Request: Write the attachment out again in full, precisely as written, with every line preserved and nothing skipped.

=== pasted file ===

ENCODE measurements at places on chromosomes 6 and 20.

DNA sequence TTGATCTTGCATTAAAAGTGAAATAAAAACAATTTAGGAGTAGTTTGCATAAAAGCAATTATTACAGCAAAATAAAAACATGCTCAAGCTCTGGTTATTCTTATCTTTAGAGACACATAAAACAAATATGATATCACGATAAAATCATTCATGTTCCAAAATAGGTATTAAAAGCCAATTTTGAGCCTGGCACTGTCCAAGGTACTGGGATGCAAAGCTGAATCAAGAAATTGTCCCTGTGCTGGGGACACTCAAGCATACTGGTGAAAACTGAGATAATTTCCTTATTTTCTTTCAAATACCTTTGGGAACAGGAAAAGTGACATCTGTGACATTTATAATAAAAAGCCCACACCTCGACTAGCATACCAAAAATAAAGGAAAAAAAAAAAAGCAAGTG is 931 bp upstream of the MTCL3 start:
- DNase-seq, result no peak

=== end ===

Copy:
ENCODE measurements at places on chromosomes 6 and 20.

DNA sequence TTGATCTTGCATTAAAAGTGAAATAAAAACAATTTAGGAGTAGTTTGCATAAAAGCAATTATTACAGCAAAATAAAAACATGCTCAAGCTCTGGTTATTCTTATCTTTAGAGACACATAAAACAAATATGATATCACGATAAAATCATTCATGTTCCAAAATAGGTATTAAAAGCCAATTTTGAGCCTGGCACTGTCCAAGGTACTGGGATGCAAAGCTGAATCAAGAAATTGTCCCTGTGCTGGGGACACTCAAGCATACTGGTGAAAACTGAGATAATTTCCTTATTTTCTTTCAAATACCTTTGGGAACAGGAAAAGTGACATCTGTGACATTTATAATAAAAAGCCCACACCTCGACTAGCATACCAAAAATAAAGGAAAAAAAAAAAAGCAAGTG is 931 bp upstream of the MTCL3 start:
- DNase-seq, result no peak